The Scranton tribune. (Scranton, Pa.) 1891-1910, May 03, 1901, Image 1

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Mr. McKinlcu Is Entluislastloallu
Welcomed at a Colored
A Wheel Comes Off the Carriage Oc
cupied by Secretary Hny nnd Postmaster-General
Smith The Visit
to the Historic Cnbildo A Run
Down the River to the Scene of the
Bnttlo of New Orleans.
!i- rfliiiiti Who (mm The
..oii.iteil l'ie.
NYw Orleans, May '.'
Kluli'.v. accompanied
-I't'osldent Mil
liv Governor
mil Mayor Capdovillo, anil es-
by u iiiiiunli'd detachment ot
anil tlif Louisiana, mvniry
left tin' St. liiaties hotel at
'.l.'.O o'clock today, alter iireaKiiisuiiiB
III his apartments with Mrs. MoKlnley.
Tin- party proceeded to tin- Southern
I'lihorsily. a colored institution, whore
the president us enthusiastically re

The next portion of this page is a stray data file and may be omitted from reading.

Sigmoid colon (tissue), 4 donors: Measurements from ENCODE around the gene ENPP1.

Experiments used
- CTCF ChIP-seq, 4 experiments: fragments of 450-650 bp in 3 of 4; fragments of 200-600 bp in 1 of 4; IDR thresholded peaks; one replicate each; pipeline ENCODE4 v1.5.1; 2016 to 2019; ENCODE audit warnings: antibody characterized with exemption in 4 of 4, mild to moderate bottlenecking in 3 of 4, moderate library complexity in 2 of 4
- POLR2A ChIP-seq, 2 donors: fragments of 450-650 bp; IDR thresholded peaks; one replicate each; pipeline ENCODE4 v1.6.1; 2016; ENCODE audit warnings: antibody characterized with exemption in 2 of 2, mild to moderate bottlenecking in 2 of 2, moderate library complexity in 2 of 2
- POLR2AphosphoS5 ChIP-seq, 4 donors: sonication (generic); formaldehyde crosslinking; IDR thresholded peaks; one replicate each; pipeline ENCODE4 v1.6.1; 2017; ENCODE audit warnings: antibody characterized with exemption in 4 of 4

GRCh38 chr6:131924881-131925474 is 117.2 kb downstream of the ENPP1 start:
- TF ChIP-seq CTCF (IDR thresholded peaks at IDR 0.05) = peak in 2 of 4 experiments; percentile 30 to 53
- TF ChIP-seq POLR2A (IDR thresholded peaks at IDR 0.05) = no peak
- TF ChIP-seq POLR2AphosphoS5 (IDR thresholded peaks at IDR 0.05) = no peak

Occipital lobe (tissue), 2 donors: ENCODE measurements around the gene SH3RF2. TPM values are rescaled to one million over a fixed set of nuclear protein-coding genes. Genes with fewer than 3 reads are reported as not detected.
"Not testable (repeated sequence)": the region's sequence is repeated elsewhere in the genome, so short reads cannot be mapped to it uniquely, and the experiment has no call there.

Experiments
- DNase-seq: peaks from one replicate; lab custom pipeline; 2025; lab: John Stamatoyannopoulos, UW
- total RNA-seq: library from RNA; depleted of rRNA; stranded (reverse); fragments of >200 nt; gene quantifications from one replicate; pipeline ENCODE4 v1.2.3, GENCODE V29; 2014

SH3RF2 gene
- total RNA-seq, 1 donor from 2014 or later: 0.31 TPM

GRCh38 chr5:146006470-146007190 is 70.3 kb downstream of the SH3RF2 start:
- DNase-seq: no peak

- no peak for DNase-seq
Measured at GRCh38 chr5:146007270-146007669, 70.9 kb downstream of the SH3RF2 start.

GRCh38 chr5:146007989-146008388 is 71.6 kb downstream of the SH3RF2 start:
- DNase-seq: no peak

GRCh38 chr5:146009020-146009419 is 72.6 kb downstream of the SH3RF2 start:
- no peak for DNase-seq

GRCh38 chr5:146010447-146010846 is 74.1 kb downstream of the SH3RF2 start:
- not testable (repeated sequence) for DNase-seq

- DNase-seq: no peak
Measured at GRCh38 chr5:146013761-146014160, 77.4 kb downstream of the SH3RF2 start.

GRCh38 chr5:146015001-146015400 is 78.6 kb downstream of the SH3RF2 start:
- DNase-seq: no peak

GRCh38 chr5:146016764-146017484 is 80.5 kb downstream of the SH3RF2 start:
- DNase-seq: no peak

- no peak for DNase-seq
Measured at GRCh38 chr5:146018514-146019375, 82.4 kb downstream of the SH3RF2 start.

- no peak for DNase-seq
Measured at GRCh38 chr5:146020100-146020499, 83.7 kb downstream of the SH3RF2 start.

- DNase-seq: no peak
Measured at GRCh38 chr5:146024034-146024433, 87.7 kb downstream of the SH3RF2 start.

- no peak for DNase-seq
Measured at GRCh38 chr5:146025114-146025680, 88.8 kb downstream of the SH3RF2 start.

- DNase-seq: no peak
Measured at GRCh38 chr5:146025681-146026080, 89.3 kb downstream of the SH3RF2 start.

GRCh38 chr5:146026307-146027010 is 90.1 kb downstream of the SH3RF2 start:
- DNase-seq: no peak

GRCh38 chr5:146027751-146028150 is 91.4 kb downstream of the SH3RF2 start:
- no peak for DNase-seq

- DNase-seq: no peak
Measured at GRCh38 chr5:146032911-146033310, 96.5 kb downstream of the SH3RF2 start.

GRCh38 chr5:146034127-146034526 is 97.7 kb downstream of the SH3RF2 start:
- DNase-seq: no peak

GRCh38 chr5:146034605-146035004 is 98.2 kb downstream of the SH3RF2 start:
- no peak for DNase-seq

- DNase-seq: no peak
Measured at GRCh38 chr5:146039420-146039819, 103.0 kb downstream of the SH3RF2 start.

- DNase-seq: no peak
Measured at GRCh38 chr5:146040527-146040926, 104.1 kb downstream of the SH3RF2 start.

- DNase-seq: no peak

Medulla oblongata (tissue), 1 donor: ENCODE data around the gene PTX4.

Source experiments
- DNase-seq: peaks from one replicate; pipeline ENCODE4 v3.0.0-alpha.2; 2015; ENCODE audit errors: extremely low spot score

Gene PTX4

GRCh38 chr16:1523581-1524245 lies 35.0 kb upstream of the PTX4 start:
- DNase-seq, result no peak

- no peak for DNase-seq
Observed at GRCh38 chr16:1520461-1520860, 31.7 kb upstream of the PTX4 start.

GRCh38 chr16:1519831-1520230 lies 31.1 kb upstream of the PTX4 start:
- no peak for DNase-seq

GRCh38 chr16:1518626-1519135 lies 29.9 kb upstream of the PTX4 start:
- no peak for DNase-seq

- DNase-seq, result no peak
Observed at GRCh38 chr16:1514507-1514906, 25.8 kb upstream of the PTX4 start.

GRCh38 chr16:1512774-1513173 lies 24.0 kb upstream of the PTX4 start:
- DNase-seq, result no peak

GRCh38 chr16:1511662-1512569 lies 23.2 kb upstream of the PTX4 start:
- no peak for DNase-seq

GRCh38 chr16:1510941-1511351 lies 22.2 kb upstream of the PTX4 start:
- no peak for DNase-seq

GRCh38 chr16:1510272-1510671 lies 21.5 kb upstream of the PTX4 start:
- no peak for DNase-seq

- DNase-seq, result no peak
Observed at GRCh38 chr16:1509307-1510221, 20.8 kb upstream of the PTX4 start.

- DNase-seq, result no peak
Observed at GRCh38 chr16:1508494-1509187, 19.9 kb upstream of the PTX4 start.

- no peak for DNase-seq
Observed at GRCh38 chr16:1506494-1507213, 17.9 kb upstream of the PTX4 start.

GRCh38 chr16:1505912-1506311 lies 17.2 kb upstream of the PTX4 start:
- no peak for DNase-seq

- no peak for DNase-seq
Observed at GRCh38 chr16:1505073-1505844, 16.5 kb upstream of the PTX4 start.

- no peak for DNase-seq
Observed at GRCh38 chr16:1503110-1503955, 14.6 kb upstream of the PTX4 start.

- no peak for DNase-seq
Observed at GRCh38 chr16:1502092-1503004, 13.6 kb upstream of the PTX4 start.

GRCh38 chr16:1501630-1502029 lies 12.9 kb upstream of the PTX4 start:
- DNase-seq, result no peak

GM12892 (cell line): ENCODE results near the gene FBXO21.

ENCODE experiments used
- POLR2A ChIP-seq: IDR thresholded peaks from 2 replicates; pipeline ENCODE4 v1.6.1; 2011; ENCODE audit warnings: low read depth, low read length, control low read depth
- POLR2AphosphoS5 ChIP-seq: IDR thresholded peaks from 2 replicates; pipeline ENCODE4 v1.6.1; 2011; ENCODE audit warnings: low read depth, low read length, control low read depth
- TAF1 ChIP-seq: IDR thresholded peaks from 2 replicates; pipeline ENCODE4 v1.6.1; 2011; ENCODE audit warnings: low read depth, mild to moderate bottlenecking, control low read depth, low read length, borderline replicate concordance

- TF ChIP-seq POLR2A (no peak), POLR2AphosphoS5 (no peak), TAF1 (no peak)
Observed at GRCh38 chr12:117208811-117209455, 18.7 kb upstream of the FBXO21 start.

ceived by the faculty ami students.
The weather today Is dear and warm.
As tin- president entered the. grounds
of Die university, lie was welcomed
wltb "Hull to the Chief." sung by a
ili'irn.s nf Lin." school ehlldlen ami ac
companied by the student orchestra.
!! made a short address to thu negro
During I'oe parade here yesterday af
terr.oon, as the presidential party was
being escorted to the hotel, a. wheel
liiine oil' the our: luge occupied by See
lciury Hay and Postmaster General
Smith. The carri tgo was moving
sli.wlv, and neither the secretary of
state iior the postmaster general was
Injured. Thr-y immediately entered
aiuilher lartiugo and resumed their
place in the piocession. The incident
escaped general observation at the
fine, and was not generally known
until tills morning.
The Historic Cahildo.
Kroui the Southern unlvotsity the
president was driven to the historic
Caliildo, racing Jackson square, where
,i multitude of people had gathered.
It was within the Cahildo in the room
now occupied by the slate Suprcm.o
court that the transfer was made of
the Louisiana territory by France to
Governor flay borne, the American
commissioner of President Jefferson.
The president was met today by Gov
ernor llnvd, llti! state olllclals and the
lot inbe- of :bo Supremo point prompt